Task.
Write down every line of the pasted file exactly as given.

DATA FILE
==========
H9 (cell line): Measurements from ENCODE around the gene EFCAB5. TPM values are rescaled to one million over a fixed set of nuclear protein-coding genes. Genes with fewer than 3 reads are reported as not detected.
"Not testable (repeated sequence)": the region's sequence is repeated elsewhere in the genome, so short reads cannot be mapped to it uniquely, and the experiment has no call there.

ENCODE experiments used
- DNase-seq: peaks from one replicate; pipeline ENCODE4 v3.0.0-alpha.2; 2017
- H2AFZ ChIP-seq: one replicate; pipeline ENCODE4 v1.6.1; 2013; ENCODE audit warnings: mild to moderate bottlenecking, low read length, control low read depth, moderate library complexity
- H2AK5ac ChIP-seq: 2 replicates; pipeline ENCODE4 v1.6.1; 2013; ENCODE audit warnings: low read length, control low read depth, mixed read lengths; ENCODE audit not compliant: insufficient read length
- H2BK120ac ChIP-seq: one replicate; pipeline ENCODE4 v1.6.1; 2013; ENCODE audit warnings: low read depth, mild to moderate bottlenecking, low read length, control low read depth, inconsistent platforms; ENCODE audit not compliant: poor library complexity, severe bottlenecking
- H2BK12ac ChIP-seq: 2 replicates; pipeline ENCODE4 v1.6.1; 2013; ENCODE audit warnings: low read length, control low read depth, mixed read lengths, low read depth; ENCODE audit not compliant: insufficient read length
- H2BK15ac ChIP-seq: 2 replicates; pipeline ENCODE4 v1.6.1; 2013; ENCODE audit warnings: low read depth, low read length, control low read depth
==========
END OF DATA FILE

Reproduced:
H9 (cell line): Measurements from ENCODE around the gene EFCAB5. TPM values are rescaled to one million over a fixed set of nuclear protein-coding genes. Genes with fewer than 3 reads are reported as not detected.
"Not testable (repeated sequence)": the region's sequence is repeated elsewhere in the genome, so short reads cannot be mapped to it uniquely, and the experiment has no call there.

ENCODE experiments used
- DNase-seq: peaks from one replicate; pipeline ENCODE4 v3.0.0-alpha.2; 2017
- H2AFZ ChIP-seq: one replicate; pipeline ENCODE4 v1.6.1; 2013; ENCODE audit warnings: mild to moderate bottlenecking, low read length, control low read depth, moderate library complexity
- H2AK5ac ChIP-seq: 2 replicates; pipeline ENCODE4 v1.6.1; 2013; ENCODE audit warnings: low read length, control low read depth, mixed read lengths; ENCODE audit not compliant: insufficient read length
- H2BK120ac ChIP-seq: one replicate; pipeline ENCODE4 v1.6.1; 2013; ENCODE audit warnings: low read depth, mild to moderate bottlenecking, low read length, control low read depth, inconsistent platforms; ENCODE audit not compliant: poor library complexity, severe bottlenecking
- H2BK12ac ChIP-seq: 2 replicates; pipeline ENCODE4 v1.6.1; 2013; ENCODE audit warnings: low read length, control low read depth, mixed read lengths, low read depth; ENCODE audit not compliant: insufficient read length
- H2BK15ac ChIP-seq: 2 replicates; pipeline ENCODE4 v1.6.1; 2013; ENCODE audit warnings: low read depth, low read length, control low read depth